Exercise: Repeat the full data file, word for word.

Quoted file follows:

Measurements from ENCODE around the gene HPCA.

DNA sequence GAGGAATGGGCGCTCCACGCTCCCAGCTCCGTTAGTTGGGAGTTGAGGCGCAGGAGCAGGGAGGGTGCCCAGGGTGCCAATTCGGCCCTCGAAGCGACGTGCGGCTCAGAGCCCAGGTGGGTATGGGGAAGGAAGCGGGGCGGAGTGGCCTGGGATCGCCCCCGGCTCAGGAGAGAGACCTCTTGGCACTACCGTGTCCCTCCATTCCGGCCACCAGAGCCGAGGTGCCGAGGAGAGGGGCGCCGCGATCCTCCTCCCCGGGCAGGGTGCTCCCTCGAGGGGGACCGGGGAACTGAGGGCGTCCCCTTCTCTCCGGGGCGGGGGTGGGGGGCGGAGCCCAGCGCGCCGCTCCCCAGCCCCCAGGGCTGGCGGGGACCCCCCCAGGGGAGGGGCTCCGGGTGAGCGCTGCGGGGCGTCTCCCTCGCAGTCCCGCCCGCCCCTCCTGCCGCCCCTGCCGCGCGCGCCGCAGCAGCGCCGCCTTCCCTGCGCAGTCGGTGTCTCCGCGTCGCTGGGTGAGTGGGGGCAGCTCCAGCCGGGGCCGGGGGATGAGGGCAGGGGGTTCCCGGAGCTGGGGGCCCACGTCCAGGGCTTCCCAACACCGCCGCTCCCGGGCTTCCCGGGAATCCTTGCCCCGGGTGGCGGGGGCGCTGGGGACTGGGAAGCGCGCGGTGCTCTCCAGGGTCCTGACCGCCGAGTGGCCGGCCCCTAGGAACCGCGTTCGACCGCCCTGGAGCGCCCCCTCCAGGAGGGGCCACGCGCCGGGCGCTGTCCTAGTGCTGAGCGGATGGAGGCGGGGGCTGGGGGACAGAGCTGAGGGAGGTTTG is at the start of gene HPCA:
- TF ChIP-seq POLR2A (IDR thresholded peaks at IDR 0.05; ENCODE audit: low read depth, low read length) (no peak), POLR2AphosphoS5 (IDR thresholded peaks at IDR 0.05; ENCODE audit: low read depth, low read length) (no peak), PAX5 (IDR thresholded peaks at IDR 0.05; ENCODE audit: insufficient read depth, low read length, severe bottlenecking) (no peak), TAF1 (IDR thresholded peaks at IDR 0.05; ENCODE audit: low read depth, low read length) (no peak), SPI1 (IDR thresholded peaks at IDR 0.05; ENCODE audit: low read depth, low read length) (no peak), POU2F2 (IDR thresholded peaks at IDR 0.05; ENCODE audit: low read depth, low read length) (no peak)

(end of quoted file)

Measurements from ENCODE around the gene HPCA.

DNA sequence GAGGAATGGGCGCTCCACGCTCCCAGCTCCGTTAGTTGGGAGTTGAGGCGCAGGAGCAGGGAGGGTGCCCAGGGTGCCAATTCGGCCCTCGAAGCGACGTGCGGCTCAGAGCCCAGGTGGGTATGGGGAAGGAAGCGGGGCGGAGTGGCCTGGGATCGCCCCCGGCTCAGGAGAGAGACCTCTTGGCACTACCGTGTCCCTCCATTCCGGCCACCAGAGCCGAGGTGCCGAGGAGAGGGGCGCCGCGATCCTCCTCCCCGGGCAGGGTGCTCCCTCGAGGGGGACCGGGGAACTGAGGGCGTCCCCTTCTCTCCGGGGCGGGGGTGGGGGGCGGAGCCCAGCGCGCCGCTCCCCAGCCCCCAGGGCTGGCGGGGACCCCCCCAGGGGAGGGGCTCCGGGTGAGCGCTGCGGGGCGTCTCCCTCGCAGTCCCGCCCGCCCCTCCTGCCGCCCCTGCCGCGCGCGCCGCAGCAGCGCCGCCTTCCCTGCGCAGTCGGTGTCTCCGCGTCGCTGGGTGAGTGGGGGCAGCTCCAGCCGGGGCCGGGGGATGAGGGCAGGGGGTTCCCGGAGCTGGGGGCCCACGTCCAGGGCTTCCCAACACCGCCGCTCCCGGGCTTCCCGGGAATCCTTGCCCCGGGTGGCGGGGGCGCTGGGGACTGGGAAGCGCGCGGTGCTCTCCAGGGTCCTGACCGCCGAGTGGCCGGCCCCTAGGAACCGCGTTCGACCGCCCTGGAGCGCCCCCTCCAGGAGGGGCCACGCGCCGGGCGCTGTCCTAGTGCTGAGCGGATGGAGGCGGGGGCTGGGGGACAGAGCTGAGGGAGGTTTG is at the start of gene HPCA:
- TF ChIP-seq POLR2A (IDR thresholded peaks at IDR 0.05; ENCODE audit: low read depth, low read length) (no peak), POLR2AphosphoS5 (IDR thresholded peaks at IDR 0.05; ENCODE audit: low read depth, low read length) (no peak), PAX5 (IDR thresholded peaks at IDR 0.05; ENCODE audit: insufficient read depth, low read length, severe bottlenecking) (no peak), TAF1 (IDR thresholded peaks at IDR 0.05; ENCODE audit: low read depth, low read length) (no peak), SPI1 (IDR thresholded peaks at IDR 0.05; ENCODE audit: low read depth, low read length) (no peak), POU2F2 (IDR thresholded peaks at IDR 0.05; ENCODE audit: low read depth, low read length) (no peak)